His endorsement came after meeting Vermont Senator Bernie Sanders who has been battling Mrs Clinton for the nomination.
Speaking in a video tweeted out by Mrs Clinton, Mr Obama said she may be the most qualified person "ever" for the role of president.
The two are set to start campaigning together soon.
"I want those of you who've been with me from the beginning of this incredible journey to be the first to know that 'I'm with Her.' I am fired up and cannot wait to get out there and campaign for Hillary," Mr Obama said in the video.
"Secretary Clinton and Senator Sanders may have been rivals during this primary, but they're both patriots who love this country and they share a vision for the America that we all believe in."
The two ran against one another for the Democratic nomination in 2008 and Mr Obama later made Mrs Clinton secretary of state.
Speaking to Reuters following the endorsement, Mrs Clinton said Mr Obama's endorsement "means the world".
"It is absolutely a joy and an honour that President Obama and I, over the years, have gone from fierce competitors to true friends," she said.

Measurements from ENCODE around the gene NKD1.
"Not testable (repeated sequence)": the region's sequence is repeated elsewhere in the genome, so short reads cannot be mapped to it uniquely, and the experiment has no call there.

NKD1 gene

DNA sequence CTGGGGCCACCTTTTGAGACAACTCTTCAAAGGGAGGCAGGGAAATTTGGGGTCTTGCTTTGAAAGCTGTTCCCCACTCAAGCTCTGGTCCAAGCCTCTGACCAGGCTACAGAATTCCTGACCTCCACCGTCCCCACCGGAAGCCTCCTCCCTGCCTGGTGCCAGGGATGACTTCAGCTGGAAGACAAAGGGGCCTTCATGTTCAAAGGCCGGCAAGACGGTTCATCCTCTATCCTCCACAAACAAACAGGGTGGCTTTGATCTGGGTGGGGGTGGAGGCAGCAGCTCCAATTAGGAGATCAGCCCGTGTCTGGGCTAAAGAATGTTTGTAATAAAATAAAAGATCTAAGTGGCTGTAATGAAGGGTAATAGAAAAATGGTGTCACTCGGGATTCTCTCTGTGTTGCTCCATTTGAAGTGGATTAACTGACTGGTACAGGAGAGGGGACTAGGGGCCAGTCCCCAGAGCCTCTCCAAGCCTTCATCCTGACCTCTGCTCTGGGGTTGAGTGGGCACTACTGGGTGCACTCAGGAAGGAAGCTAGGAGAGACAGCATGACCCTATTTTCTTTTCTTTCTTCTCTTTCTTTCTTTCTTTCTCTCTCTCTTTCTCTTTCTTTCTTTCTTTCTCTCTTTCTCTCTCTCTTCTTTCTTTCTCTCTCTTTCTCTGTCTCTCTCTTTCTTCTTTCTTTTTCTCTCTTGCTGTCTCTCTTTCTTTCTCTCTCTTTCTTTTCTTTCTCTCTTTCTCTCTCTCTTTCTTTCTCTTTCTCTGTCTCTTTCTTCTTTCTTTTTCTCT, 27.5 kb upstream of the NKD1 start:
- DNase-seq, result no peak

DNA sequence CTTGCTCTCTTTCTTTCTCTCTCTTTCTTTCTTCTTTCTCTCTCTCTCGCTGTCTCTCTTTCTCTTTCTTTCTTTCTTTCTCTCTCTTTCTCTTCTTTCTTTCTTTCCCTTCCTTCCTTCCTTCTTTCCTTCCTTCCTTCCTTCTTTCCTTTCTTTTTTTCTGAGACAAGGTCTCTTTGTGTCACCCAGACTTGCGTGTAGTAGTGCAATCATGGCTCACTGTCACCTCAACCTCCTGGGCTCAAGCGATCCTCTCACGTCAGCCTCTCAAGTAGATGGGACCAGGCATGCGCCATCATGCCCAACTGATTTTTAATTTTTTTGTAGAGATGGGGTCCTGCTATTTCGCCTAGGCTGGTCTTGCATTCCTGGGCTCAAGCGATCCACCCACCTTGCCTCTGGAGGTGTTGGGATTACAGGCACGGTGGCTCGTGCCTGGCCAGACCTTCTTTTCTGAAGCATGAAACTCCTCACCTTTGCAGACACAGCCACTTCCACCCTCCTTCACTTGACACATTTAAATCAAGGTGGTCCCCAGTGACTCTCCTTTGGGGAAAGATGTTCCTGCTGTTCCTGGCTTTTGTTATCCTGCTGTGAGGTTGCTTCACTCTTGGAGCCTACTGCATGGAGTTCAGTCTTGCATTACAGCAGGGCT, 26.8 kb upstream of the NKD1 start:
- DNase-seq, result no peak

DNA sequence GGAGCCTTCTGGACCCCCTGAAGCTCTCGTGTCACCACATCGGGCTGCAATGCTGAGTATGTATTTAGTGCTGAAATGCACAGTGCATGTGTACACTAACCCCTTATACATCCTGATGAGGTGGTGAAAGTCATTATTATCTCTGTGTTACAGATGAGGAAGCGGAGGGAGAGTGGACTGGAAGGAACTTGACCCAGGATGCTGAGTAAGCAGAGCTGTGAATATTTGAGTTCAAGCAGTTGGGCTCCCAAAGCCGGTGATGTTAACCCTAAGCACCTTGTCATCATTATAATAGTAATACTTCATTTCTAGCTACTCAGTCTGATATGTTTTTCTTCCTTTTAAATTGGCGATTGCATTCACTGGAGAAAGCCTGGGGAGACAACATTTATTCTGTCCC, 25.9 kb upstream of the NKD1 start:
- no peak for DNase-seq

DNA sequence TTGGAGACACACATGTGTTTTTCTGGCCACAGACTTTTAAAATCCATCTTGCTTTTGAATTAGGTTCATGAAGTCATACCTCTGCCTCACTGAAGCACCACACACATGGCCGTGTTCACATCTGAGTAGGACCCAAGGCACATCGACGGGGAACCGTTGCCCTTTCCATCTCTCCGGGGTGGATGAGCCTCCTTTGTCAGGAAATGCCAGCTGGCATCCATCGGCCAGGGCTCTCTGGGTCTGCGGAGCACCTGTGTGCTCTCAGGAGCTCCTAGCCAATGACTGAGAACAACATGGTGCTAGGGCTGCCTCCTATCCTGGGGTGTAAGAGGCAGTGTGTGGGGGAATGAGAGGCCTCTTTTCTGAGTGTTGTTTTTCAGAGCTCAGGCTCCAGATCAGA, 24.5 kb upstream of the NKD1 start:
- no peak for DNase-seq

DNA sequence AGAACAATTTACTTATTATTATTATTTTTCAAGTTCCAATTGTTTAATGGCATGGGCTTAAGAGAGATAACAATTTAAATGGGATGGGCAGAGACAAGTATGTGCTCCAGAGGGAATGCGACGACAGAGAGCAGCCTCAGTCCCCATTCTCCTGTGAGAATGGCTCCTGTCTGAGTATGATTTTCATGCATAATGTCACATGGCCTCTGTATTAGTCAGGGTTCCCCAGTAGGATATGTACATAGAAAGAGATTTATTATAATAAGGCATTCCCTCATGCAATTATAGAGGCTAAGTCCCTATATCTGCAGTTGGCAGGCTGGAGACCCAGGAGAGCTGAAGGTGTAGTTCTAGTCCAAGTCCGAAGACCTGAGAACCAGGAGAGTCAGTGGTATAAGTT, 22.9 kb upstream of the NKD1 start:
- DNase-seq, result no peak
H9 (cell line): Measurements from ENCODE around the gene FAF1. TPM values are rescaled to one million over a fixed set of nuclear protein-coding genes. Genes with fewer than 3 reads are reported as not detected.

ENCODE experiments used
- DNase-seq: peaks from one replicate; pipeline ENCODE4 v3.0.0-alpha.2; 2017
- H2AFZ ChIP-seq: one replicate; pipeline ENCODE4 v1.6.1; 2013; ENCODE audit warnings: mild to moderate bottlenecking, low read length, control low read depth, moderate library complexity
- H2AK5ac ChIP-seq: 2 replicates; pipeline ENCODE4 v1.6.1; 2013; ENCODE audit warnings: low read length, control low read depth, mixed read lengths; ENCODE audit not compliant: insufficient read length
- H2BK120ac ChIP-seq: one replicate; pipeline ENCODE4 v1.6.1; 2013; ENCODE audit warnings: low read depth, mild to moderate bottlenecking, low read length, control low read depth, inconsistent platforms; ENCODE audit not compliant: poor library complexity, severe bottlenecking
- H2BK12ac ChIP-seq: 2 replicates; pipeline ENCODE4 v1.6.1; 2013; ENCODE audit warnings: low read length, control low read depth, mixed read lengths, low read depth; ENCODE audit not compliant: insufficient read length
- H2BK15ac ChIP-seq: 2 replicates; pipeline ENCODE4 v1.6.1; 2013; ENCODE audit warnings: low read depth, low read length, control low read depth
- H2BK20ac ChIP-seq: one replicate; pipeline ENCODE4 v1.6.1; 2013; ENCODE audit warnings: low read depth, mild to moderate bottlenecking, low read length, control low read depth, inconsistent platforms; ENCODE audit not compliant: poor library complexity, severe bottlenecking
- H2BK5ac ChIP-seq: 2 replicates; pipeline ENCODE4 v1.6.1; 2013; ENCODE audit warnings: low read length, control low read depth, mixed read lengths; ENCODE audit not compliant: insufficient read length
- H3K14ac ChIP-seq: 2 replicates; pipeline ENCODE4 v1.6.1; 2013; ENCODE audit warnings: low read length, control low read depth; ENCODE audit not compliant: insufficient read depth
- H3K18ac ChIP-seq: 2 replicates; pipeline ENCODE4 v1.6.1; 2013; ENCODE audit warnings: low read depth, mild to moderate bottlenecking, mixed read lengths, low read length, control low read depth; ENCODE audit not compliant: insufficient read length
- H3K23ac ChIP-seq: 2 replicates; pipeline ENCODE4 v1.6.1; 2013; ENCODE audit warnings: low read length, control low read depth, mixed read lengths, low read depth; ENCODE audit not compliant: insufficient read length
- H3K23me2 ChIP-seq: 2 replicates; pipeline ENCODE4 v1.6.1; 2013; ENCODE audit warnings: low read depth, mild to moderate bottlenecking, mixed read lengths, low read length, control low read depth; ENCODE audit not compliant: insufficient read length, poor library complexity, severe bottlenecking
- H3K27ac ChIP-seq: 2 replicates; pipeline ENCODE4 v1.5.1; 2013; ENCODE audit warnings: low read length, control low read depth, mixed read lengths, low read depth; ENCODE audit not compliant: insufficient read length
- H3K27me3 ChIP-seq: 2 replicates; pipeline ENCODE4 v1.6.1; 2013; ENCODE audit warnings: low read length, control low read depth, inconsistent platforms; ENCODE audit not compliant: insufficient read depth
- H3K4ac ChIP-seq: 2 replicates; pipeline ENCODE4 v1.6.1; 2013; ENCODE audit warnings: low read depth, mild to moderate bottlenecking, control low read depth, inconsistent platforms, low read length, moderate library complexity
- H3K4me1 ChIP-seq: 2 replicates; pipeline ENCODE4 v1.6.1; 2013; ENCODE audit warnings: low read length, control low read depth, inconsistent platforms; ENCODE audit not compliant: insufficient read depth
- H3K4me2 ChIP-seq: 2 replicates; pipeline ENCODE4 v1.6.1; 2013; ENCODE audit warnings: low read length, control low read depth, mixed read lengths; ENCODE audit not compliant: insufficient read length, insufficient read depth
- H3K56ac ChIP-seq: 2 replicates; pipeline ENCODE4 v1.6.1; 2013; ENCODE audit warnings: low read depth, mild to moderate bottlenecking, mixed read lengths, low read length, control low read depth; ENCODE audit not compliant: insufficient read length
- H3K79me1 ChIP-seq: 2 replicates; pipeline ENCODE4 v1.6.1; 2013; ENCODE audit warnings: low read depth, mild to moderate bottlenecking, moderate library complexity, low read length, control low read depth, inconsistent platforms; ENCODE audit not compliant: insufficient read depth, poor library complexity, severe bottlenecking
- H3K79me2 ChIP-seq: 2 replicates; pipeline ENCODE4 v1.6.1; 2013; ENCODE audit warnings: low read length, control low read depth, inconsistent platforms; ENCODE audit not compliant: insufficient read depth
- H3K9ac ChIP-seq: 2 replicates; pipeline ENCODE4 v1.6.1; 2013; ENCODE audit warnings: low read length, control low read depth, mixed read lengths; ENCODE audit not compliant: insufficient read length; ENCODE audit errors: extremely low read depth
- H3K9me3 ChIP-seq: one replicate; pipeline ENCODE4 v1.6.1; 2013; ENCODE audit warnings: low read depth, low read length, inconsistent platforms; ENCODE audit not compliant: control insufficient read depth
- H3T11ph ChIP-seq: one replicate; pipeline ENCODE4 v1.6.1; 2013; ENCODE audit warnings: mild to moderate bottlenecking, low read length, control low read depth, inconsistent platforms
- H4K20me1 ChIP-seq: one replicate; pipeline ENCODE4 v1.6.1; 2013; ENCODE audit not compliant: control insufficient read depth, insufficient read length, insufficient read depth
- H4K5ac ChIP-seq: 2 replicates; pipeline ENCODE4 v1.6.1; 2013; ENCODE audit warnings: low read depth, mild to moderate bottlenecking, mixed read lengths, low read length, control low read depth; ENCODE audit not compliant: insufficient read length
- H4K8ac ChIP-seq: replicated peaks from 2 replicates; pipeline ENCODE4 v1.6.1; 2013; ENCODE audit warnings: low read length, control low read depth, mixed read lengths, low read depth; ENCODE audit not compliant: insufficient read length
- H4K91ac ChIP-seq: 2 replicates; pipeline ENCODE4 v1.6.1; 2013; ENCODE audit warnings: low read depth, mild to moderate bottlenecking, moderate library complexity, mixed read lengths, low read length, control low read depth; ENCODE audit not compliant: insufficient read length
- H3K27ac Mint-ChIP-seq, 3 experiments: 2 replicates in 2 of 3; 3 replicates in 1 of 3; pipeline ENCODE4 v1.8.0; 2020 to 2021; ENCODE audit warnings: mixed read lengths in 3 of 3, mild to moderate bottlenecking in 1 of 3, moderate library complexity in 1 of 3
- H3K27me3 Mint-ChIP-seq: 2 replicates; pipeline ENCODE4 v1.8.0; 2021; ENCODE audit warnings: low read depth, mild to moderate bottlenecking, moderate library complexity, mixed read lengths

Presumptive Republican nominee Donald Trump tweeted that Mr Obama's endorsement means he wants "four more years of Obama" and "nobody else does".
Barack Obama is now in the game. In a slickly produced video endorsement, the president has thrown his support behind Hillary Clinton's bid to keep the White House in Democratic hands.
Given the high production value of the video, the announcement had obviously been in the works for some time. In fact, astute observers have noted that Mr Obama is sporting the tie he wore on Tuesday.
Bernie Sanders has said he will continue to campaign in Washington DC, leading up to the capital city's primary next week - but expect most Democrats to close ranks quickly.
The Vermont senator even struck a more conciliatory tone after a meeting at the White House, saying he looks forward to "working together" with the former secretary of state to defeat Donald Trump.
Mr Obama and Mrs Clinton will make their first joint appearance together in Wisconsin next week. Before that she's visiting Ohio and Pennsylvania.
The Democrats clearly view the general election battleground as the industrial Rust Belt states. And for the first time since 1998 there is a popular, scandal-free second-term incumbent president working hard on the campaign trail to preserve his legacy.